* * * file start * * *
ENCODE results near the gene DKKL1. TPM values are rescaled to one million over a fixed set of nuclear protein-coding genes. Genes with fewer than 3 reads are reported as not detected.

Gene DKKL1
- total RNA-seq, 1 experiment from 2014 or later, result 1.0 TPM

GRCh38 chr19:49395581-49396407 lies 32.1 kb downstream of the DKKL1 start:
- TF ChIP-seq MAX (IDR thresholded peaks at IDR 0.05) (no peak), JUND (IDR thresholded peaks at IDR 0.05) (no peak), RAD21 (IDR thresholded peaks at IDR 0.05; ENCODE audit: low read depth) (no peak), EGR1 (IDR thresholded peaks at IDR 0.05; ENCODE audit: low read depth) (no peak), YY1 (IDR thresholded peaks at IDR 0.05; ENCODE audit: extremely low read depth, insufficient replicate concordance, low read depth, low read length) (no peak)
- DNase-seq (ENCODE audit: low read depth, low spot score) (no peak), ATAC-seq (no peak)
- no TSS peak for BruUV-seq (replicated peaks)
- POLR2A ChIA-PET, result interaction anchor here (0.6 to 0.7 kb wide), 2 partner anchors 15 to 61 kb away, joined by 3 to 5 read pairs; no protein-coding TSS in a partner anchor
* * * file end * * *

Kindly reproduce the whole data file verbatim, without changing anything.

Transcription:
ENCODE results near the gene DKKL1. TPM values are rescaled to one million over a fixed set of nuclear protein-coding genes. Genes with fewer than 3 reads are reported as not detected.

Gene DKKL1
- total RNA-seq, 1 experiment from 2014 or later, result 1.0 TPM

GRCh38 chr19:49395581-49396407 lies 32.1 kb downstream of the DKKL1 start:
- TF ChIP-seq MAX (IDR thresholded peaks at IDR 0.05) (no peak), JUND (IDR thresholded peaks at IDR 0.05) (no peak), RAD21 (IDR thresholded peaks at IDR 0.05; ENCODE audit: low read depth) (no peak), EGR1 (IDR thresholded peaks at IDR 0.05; ENCODE audit: low read depth) (no peak), YY1 (IDR thresholded peaks at IDR 0.05; ENCODE audit: extremely low read depth, insufficient replicate concordance, low read depth, low read length) (no peak)
- DNase-seq (ENCODE audit: low read depth, low spot score) (no peak), ATAC-seq (no peak)
- no TSS peak for BruUV-seq (replicated peaks)
- POLR2A ChIA-PET, result interaction anchor here (0.6 to 0.7 kb wide), 2 partner anchors 15 to 61 kb away, joined by 3 to 5 read pairs; no protein-coding TSS in a partner anchor